BHP Billiton’s business is inherently long term. Once developed, a mine will stay in production for decades, and often form a major part of the local economy. For our business to work, BHP Billiton has to win its ‘social license’ to operate and has to retain it over decades of changing governments, regulations and societal expectations. This ‘social license’ is based on trust in us as a Company and we see transparency as a pivotal in developing that trust.

BHP Billiton has a long-standing commitment to transparency and has delivered consistently on that commitment. For example:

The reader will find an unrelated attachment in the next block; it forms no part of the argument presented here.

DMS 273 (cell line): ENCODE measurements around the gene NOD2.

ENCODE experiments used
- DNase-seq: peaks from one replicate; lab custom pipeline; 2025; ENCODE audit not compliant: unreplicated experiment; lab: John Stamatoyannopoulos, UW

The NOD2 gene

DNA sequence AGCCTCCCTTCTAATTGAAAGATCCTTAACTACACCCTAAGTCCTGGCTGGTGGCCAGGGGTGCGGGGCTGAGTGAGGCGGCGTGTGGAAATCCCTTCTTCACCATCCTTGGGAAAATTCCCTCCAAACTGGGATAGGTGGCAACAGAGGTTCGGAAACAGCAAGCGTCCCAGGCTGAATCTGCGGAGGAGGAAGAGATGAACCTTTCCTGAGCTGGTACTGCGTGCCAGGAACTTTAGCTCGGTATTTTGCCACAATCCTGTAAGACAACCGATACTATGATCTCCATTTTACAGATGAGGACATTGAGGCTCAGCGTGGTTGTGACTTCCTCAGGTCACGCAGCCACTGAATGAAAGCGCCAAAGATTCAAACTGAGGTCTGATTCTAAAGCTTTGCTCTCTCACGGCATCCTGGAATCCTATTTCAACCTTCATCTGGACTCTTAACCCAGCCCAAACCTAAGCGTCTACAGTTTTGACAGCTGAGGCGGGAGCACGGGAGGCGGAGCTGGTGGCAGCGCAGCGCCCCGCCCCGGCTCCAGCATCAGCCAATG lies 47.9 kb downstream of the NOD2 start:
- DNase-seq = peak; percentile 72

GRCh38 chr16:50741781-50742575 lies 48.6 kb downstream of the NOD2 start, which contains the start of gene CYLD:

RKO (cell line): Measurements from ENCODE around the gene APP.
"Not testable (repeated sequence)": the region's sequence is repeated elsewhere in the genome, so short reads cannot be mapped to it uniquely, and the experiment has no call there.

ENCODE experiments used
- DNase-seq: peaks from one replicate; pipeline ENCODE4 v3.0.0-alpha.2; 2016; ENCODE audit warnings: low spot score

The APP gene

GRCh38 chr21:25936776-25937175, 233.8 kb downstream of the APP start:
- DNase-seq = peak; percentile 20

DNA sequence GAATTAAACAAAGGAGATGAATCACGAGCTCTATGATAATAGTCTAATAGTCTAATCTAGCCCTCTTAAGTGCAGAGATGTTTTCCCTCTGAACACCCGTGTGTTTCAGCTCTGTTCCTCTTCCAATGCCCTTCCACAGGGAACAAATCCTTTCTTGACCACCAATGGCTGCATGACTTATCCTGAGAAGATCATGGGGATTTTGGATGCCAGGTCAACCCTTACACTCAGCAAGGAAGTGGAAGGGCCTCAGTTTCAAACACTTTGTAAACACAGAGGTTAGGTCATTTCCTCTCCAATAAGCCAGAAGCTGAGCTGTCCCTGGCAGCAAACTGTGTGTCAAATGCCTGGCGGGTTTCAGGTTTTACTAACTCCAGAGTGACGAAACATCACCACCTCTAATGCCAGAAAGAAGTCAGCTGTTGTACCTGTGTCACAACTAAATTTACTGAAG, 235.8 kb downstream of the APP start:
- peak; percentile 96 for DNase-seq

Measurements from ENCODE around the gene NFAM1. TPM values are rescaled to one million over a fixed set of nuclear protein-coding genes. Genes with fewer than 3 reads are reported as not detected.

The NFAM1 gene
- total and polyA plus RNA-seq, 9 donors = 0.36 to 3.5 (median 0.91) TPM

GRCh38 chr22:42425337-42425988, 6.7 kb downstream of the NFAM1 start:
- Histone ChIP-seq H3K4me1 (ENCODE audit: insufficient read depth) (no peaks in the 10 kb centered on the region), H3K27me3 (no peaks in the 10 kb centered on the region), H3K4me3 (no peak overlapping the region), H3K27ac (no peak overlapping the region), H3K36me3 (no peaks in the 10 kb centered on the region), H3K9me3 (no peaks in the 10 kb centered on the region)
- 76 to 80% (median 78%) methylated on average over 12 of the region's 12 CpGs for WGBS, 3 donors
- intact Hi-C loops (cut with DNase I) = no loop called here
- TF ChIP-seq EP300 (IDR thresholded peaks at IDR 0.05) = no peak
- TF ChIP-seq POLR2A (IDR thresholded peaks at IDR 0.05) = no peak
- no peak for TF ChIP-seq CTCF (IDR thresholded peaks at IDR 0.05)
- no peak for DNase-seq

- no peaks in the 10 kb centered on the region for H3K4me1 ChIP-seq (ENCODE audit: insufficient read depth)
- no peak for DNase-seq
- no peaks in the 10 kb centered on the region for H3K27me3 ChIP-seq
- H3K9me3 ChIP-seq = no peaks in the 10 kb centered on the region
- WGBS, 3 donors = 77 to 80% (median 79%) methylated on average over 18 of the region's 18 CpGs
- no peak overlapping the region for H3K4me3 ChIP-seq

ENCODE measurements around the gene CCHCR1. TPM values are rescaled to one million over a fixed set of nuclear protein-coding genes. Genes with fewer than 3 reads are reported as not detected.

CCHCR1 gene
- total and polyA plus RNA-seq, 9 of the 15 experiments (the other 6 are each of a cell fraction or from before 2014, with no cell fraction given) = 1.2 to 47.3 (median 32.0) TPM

Tax – in 2000, BHP Billiton first disclosed its aggregate payments of taxes and royalties around the world and since then the detail of its disclosure in relation to payments to governments has continually increased. This year BHP Billiton published all payments made by BHP Billiton to governments during the 2016 financial year on a country-by-country and project-by-project basis.

Climate change – in 2015, BHP Billiton published a comprehensive Climate Change Portfolio Analysis, providing a detailed insight into its approach to analysing the potential impacts on our portfolio of a shift to a world where global warming was limited to 2 degrees. An updated analysis was published in October 2016, following the Paris climate change agreement. In addition to these analyses, BHP Billiton sets 5 year public goals in relation to emissions and provides regular updates on its progress against these.